Archeologists still seek answers

Archeologists still seek answers
A team of divers and archaeologists have returned for further exploration of an early 17th-century shipwreck off the Burtonport coast.

A team of divers and archaeologists have returned for further exploration of an early 17th-century shipwreck off the Burtonport coast.

The team, from the Department of Arts, Heritage and the Gaeltacht and the Geological Survey of Ireland, has been investigating the wreck during annual expeditions over the past four years.

Connie Kelleher of the underwater archaeology unit of the Department of Arts, Heritage and the Gaeltacht said they hope to finish excavating the shipwreck over the coming two to three weeks. The ship lay on its starboard side off the coast of Rutland Island, and the team also hopes to locate materials that may have spilled out from the vessel.

Connie said analysis indicated that the ship dates from 1610-1620, slightly later than the Spanish Armada. However, there is not as much known about maritime history in Ireland during that period, making the find particularly interesting. “In terms of the local history, it is even more significant,” Connie said.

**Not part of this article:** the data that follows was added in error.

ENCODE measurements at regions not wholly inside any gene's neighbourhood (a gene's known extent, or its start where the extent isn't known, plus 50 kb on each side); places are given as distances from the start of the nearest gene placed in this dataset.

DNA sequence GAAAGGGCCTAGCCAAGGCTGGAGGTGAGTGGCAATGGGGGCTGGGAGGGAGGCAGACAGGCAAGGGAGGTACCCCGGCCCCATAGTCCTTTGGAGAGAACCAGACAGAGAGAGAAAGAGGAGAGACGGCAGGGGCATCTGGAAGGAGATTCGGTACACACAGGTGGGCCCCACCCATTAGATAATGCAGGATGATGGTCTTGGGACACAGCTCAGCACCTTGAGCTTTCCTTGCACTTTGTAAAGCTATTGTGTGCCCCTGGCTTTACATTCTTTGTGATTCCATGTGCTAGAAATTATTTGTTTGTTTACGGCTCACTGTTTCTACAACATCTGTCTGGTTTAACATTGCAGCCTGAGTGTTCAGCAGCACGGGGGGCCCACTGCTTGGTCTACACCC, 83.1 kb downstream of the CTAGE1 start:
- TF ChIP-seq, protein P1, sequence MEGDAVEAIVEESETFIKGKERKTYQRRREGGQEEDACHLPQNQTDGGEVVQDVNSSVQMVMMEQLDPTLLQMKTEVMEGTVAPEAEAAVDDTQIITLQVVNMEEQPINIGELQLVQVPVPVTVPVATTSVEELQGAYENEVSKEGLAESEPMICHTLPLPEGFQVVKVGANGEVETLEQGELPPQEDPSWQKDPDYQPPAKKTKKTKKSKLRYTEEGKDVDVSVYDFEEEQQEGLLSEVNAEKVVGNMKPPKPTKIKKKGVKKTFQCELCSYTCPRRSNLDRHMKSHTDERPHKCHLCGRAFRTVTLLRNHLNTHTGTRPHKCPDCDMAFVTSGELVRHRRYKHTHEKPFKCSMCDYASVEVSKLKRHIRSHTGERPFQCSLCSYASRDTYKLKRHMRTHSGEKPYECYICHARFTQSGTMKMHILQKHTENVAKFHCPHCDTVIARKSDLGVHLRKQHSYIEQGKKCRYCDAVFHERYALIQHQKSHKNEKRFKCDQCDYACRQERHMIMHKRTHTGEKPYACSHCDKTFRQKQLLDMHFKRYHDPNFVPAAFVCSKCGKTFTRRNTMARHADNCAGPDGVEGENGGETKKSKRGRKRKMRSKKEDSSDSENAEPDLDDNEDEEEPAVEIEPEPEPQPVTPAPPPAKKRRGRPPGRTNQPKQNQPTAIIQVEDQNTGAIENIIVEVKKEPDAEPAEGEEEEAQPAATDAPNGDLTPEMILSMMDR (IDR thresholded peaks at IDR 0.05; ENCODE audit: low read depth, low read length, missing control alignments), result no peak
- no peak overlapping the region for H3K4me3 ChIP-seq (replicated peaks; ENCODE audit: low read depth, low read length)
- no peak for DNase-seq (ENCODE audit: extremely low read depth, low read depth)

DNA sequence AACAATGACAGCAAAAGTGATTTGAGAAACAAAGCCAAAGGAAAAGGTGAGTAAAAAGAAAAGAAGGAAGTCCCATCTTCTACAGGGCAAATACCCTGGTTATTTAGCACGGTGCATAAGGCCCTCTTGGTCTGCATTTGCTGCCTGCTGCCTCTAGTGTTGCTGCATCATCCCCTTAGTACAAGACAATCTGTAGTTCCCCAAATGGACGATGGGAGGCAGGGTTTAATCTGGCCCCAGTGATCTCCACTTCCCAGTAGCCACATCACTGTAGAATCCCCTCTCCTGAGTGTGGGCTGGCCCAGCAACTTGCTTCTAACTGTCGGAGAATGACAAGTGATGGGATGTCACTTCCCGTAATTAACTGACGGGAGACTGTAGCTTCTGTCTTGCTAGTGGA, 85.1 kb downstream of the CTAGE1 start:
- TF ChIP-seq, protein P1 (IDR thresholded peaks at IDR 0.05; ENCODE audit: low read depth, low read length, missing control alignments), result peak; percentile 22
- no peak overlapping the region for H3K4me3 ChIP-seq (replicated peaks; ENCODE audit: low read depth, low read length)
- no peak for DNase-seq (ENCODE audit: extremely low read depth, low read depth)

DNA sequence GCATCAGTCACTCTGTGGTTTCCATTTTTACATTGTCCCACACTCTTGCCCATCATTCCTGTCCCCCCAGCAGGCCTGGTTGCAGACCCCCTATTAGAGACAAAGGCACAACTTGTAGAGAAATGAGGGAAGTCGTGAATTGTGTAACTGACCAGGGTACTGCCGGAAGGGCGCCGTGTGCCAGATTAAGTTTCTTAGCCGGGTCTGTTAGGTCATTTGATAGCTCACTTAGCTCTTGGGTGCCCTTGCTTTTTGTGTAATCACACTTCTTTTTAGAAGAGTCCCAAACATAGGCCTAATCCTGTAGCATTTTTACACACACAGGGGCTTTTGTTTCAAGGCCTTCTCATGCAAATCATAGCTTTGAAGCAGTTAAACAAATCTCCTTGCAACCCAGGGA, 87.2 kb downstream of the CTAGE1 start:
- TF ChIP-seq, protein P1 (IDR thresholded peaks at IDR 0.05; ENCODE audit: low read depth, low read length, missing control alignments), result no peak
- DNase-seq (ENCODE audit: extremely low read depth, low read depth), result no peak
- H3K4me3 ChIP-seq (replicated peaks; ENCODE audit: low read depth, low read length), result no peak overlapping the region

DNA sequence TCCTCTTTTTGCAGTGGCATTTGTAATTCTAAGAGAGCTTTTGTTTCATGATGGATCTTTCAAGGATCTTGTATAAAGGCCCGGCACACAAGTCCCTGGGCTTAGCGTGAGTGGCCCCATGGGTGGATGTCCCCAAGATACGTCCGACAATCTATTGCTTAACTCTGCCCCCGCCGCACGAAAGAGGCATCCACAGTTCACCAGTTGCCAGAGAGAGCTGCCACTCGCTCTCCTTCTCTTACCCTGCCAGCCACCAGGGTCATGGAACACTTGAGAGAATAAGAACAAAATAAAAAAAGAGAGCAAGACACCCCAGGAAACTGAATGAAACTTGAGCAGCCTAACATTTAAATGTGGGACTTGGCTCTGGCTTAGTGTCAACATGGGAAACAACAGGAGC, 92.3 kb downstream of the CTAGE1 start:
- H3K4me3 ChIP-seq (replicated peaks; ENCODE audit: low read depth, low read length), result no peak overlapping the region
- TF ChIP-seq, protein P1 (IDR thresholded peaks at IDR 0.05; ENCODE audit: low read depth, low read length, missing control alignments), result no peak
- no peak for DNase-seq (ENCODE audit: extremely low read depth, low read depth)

During earlier excavations, the divers discovered parts of barrels, pieces of leather, Iberian pottery, porcelain fragments, cannon balls and musket balls, among other artefacts. Local diver Michael Early recovered an intact tripod pipkin, one of the finest examples of its type discovered in Ireland to date.

Connie wrote an article for The Rosses Annual 2013 about the work. Describing the artefacts that had been recovered during 2011 and 2012 she wrote, “A beautiful intact wooden bowl was found in the stern area and made one immediately ponder who was the last person to use it.”

The discovery of Iberian pottery indicates there was trade with the Iberian peninsula or an encounter with a ship from that area, whether it involved trade, war or piracy. The team hopes their investigation, and analysis of the artefacts they recover, will help determine what kind of ship this was and what it was doing in the area. The project has been undertaken in partnership with the National Museum of Ireland, where colleagues are conserving all the material that has been recovered from the wreck.

Connie said ultimately the team hopes to publish their work in book form.

This is the final year of funding for the Rutland project. “I’m really going to miss it,” Connie said.

See Thursday’s Donegal Democrat for more on the project and its future.

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